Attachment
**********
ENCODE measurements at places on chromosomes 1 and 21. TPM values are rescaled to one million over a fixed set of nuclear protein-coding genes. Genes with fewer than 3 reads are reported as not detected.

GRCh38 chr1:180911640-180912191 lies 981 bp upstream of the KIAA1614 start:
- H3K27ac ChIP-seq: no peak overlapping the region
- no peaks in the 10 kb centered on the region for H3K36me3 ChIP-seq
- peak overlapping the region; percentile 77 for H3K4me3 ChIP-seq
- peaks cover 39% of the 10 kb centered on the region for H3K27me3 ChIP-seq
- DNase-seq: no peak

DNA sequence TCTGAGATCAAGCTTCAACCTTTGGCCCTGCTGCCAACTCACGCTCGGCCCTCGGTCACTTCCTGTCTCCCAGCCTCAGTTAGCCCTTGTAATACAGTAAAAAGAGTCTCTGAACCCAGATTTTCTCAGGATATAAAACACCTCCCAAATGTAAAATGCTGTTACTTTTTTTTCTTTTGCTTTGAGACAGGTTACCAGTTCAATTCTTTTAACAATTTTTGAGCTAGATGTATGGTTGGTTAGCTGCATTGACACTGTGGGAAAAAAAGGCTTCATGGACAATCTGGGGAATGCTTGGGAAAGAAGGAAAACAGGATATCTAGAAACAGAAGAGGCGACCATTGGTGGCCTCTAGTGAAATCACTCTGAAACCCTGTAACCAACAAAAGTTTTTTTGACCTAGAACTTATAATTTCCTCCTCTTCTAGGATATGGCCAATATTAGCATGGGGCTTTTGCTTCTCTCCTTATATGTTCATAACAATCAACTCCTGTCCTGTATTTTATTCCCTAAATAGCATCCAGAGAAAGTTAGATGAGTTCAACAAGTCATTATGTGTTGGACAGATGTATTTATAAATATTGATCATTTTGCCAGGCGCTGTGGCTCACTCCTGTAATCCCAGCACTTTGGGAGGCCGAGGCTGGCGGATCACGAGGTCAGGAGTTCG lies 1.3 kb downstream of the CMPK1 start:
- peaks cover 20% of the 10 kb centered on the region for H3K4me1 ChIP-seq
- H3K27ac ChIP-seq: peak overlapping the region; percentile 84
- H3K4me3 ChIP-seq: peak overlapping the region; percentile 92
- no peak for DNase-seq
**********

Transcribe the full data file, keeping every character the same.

ENCODE measurements at places on chromosomes 1 and 21. TPM values are rescaled to one million over a fixed set of nuclear protein-coding genes. Genes with fewer than 3 reads are reported as not detected.

GRCh38 chr1:180911640-180912191 lies 981 bp upstream of the KIAA1614 start:
- H3K27ac ChIP-seq: no peak overlapping the region
- no peaks in the 10 kb centered on the region for H3K36me3 ChIP-seq
- peak overlapping the region; percentile 77 for H3K4me3 ChIP-seq
- peaks cover 39% of the 10 kb centered on the region for H3K27me3 ChIP-seq
- DNase-seq: no peak

DNA sequence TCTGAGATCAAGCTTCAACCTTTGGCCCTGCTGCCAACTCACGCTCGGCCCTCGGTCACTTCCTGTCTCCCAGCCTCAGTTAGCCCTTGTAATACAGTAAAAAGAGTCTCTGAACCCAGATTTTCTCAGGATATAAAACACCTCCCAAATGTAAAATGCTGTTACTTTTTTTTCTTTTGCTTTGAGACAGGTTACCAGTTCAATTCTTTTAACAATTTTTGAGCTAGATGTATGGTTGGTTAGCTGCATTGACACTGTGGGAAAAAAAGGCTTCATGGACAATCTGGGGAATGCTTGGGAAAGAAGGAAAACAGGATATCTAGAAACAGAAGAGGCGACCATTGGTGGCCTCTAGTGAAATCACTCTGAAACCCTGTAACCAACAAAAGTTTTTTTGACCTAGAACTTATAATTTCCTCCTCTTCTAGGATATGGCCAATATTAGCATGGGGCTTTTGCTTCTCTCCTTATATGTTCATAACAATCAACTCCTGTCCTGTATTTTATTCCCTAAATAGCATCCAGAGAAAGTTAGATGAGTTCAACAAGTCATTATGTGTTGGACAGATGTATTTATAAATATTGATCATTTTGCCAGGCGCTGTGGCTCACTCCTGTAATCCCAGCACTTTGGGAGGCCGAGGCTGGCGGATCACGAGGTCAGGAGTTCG lies 1.3 kb downstream of the CMPK1 start:
- peaks cover 20% of the 10 kb centered on the region for H3K4me1 ChIP-seq
- H3K27ac ChIP-seq: peak overlapping the region; percentile 84
- H3K4me3 ChIP-seq: peak overlapping the region; percentile 92
- no peak for DNase-seq